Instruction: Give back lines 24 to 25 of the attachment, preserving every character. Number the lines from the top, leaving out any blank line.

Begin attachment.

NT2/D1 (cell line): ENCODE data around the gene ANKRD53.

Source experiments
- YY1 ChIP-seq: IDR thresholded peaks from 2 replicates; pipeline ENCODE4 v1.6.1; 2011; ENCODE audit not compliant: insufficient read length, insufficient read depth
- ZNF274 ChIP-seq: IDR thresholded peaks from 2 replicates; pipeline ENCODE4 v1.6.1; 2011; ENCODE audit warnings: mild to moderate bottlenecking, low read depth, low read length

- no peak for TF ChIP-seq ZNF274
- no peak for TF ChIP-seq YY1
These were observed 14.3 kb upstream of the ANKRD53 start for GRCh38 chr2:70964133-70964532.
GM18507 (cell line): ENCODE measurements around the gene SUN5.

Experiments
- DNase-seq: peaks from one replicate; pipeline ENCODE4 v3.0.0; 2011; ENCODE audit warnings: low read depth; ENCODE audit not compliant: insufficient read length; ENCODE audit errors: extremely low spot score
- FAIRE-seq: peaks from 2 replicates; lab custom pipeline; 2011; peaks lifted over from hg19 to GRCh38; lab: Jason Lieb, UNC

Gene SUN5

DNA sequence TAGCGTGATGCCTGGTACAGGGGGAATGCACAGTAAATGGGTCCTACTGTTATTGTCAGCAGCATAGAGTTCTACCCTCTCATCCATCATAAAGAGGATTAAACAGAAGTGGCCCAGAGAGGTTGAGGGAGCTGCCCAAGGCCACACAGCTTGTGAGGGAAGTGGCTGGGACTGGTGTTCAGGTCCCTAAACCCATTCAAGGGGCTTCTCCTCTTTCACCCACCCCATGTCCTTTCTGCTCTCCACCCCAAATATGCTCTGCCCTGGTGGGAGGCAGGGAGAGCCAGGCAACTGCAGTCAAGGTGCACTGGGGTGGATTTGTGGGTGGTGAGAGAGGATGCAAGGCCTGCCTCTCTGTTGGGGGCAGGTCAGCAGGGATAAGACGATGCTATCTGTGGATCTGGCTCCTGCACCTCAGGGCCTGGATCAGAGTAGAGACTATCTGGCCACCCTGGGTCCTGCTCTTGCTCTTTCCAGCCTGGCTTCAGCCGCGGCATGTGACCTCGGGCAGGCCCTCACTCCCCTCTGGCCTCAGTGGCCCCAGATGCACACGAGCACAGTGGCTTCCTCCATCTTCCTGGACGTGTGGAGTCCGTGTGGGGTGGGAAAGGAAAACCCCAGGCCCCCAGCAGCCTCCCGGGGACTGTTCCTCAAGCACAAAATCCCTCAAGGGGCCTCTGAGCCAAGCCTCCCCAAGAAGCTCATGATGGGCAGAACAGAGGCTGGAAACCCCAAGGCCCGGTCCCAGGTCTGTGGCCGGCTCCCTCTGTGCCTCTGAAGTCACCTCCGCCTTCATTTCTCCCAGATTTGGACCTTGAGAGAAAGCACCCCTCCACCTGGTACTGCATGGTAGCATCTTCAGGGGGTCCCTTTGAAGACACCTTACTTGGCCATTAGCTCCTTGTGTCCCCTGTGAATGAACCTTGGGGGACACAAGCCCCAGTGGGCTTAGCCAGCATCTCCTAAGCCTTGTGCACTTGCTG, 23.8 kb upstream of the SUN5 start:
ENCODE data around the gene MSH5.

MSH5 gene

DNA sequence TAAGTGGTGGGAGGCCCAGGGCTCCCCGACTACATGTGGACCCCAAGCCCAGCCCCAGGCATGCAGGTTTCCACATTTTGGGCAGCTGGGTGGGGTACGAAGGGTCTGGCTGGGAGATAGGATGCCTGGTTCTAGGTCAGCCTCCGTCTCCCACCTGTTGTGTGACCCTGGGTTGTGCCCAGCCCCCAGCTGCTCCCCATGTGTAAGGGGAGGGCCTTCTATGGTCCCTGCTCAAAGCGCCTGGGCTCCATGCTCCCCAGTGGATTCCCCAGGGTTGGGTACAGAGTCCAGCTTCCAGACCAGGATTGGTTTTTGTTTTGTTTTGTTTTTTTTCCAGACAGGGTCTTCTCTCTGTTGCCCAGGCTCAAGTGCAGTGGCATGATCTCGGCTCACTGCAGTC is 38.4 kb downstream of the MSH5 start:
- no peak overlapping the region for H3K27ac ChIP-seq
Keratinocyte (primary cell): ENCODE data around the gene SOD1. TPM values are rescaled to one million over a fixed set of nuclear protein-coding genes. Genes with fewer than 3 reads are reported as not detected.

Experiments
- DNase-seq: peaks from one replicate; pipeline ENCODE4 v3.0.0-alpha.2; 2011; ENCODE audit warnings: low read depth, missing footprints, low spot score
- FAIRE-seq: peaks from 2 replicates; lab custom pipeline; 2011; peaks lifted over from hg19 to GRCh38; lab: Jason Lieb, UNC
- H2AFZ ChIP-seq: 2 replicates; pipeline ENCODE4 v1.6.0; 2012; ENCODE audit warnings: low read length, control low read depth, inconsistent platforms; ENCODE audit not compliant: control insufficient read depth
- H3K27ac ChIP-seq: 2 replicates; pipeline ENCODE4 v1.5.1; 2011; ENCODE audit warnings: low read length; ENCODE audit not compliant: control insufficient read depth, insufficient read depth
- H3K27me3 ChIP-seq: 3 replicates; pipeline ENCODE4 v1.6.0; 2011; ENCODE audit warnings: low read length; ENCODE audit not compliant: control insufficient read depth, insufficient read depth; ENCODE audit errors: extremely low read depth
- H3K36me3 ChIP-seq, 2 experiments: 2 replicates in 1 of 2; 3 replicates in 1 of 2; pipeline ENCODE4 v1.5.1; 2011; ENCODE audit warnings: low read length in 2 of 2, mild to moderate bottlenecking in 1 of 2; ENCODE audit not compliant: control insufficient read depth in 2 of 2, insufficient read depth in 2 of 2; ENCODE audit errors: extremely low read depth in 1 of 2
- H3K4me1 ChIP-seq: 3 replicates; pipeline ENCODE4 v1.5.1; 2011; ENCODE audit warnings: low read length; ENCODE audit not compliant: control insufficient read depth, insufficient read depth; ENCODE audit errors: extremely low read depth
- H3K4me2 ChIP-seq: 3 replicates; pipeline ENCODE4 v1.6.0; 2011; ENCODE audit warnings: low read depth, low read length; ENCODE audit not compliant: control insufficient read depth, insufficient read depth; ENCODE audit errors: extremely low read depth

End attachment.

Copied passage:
- H3K27me3 ChIP-seq: 3 replicates; pipeline ENCODE4 v1.6.0; 2011; ENCODE audit warnings: low read length; ENCODE audit not compliant: control insufficient read depth, insufficient read depth; ENCODE audit errors: extremely low read depth
- H3K36me3 ChIP-seq, 2 experiments: 2 replicates in 1 of 2; 3 replicates in 1 of 2; pipeline ENCODE4 v1.5.1; 2011; ENCODE audit warnings: low read length in 2 of 2, mild to moderate bottlenecking in 1 of 2; ENCODE audit not compliant: control insufficient read depth in 2 of 2, insufficient read depth in 2 of 2; ENCODE audit errors: extremely low read depth in 1 of 2